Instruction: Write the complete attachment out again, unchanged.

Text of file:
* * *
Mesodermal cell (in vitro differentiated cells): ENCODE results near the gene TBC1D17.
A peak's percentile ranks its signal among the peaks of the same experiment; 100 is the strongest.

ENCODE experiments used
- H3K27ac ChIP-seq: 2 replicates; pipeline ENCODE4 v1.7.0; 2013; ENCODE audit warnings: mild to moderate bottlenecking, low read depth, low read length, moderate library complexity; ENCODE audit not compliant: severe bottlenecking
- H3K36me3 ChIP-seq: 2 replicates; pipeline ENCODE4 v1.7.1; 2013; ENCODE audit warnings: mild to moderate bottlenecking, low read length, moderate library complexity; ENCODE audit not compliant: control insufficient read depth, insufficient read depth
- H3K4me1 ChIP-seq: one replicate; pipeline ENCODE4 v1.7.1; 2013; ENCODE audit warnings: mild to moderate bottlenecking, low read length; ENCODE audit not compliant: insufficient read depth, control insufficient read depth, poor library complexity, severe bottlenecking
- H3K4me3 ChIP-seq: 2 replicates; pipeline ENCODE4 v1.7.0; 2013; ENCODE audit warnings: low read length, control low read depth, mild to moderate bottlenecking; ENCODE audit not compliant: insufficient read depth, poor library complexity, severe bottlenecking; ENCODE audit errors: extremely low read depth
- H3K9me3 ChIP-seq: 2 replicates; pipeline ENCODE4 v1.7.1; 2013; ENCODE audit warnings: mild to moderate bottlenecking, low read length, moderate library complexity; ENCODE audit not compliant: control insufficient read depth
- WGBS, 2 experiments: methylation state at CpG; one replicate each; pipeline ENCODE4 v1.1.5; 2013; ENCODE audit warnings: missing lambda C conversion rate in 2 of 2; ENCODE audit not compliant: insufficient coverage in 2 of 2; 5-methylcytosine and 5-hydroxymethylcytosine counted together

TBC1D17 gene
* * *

Mesodermal cell (in vitro differentiated cells): ENCODE results near the gene TBC1D17.
A peak's percentile ranks its signal among the peaks of the same experiment; 100 is the strongest.

ENCODE experiments used
- H3K27ac ChIP-seq: 2 replicates; pipeline ENCODE4 v1.7.0; 2013; ENCODE audit warnings: mild to moderate bottlenecking, low read depth, low read length, moderate library complexity; ENCODE audit not compliant: severe bottlenecking
- H3K36me3 ChIP-seq: 2 replicates; pipeline ENCODE4 v1.7.1; 2013; ENCODE audit warnings: mild to moderate bottlenecking, low read length, moderate library complexity; ENCODE audit not compliant: control insufficient read depth, insufficient read depth
- H3K4me1 ChIP-seq: one replicate; pipeline ENCODE4 v1.7.1; 2013; ENCODE audit warnings: mild to moderate bottlenecking, low read length; ENCODE audit not compliant: insufficient read depth, control insufficient read depth, poor library complexity, severe bottlenecking
- H3K4me3 ChIP-seq: 2 replicates; pipeline ENCODE4 v1.7.0; 2013; ENCODE audit warnings: low read length, control low read depth, mild to moderate bottlenecking; ENCODE audit not compliant: insufficient read depth, poor library complexity, severe bottlenecking; ENCODE audit errors: extremely low read depth
- H3K9me3 ChIP-seq: 2 replicates; pipeline ENCODE4 v1.7.1; 2013; ENCODE audit warnings: mild to moderate bottlenecking, low read length, moderate library complexity; ENCODE audit not compliant: control insufficient read depth
- WGBS, 2 experiments: methylation state at CpG; one replicate each; pipeline ENCODE4 v1.1.5; 2013; ENCODE audit warnings: missing lambda C conversion rate in 2 of 2; ENCODE audit not compliant: insufficient coverage in 2 of 2; 5-methylcytosine and 5-hydroxymethylcytosine counted together

TBC1D17 gene